Is integrated project delivery right for your project?


A look inside the Richard DeVos Graduate School of Management at Northwood University. Courtesy Triangle Associates

Picture yourself walking into the new Richard DeVos Graduate School of Management building at Northwood University in Midland. Light filters through floor-to-ceiling glass walls and radiates off of reclaimed wood accents. One of your first impressions will probably involve the unity of the space, materials and circulation throughout the building.

With a LEED Silver certification and modern technologies throughout, the building is both simple and highly complex at the same time. To achieve the goals of this building, our team and Northwood University employed an integrated project delivery, or IPD, approach for design and construction.

IPD is defined by the American Institute of Architects as a “project-delivery approach that integrates people, systems, business structures and practices” and is designed to maximize efficiency, reduce waste and foster collaboration between all parties from the very beginning of a construction project. The IPD method is not a new concept. However, it has recently gained prominence in the construction industry.

IPD stands out from the traditional methods of design-bid-build and design-build, because of its joint collaborative structure. Design-bid-build is the most common approach and starts with the owner soliciting design work from an architecture firm and then hiring a builder for the project after an open bid or proposal. By using this method, the builder has very little design input, which can result in coordination issues down the road.

With a design-build approach, the owner chooses one firm to combine the roles of designer and constructor, leading to greater collaboration during design and overall completion of the project. Once the project has begun, however, there is little involvement from the owner.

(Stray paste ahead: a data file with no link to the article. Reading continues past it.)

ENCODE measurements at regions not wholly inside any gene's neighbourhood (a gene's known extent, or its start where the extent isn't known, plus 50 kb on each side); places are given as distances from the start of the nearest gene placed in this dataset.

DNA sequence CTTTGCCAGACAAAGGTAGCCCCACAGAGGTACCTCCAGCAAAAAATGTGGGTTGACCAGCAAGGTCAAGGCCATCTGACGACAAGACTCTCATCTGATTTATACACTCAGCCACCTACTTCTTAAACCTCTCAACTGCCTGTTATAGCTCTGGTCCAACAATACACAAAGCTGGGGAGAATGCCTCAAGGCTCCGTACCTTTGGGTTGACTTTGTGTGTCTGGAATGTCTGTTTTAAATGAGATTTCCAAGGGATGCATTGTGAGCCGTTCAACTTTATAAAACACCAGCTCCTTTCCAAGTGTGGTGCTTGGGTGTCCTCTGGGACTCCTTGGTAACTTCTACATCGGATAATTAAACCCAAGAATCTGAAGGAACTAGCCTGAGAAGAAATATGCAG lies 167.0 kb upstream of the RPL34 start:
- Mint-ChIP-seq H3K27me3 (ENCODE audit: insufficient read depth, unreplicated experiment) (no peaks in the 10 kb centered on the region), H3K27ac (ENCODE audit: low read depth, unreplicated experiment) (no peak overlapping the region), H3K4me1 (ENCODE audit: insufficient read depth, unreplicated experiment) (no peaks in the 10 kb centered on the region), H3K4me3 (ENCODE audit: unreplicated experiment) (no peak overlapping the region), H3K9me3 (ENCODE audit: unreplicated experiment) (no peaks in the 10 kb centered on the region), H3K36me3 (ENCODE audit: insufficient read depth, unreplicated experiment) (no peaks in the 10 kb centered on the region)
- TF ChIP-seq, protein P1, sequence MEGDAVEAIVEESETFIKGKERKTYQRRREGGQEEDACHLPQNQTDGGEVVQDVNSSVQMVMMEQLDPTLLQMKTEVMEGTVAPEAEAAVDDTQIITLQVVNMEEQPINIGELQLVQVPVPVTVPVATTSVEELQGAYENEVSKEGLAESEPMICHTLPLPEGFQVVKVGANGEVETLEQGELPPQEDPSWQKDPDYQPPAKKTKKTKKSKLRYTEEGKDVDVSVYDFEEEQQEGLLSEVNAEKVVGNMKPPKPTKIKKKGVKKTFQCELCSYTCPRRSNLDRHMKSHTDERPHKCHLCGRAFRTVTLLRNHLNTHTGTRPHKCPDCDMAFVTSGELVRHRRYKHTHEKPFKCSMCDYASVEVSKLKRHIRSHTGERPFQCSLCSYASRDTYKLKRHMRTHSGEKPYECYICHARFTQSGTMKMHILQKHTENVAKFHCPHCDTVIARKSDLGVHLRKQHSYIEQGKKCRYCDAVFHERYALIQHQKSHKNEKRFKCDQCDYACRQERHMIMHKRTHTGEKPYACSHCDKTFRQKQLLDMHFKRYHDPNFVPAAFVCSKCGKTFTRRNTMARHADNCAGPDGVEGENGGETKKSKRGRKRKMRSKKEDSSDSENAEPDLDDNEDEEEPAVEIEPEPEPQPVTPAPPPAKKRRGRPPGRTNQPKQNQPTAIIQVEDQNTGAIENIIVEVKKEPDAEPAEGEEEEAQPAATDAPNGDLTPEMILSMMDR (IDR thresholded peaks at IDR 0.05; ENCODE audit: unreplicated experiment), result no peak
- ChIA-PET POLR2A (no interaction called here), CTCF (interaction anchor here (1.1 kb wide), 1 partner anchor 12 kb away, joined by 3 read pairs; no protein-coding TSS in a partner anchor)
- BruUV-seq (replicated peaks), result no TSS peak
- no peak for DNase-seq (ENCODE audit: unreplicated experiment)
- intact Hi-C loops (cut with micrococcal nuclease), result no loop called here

With the IPD method, all parties work together from the beginning, focusing on collaboration and the final result rather than individual goals or budgets. In IPD, every party is equally accountable for the design — and ultimately the success — of the project. It is a true four-way team from the beginning — with heavy involvement from the owner, architect, construction manager and subcontractors.

In theory, IPD sounds like the most seamless delivery method, but it’s not ideal for all projects. It can take more time to negotiate the contracts between all parties and requires more involvement by the owner than with traditional methods. Working with an experienced project manager can help determine if the IPD method is right for a given project. Matt Novak, our project manager on the Richard DeVos Graduate School of Management, coordinated the IPD approach.

“IPD was great for this project, because the process allowed for seamless collaboration for the construction of a raised floor system with integrated technology platforms,” Novak said. “We received valuable feedback from MEP partners that were able to share their knowledge, past experiences and new ideas with the team. This process sparked good conversation on how to avoid constructibility challenges and sped up installation durations on site, ultimately reducing the overall labor costs.”

Early involvement of all construction partners in the design phase can help any project, but is paramount for an IPD approach. The earlier the involvement, the easier it is to formulate accurate budgets, which leads to fewer changes once construction begins. However, this success can only be achieved when teams work together and communicate regularly. We have utilized technologies such as building information modeling software to identify constructibility issues long before they can become problems during installation. An IPD approach puts great focus on steps such as these in the design process.

“Communication is key with IPD deliveries,” Novak added. “Our team utilized cloud-based project management software, Procore, which allowed all parties access to current budgets, models, drawings, meeting minutes and correspondence in real time.”

Now that the Northwood University project has been completed, it can be stated with confidence that the integrated project delivery was a success, in large part due to the entire team’s commitment to the process. IPD does not fit every project, but when appropriate, the higher levels of accountability and coordination keep everyone highly engaged through the entire process to deliver a quality project on time and within budget.

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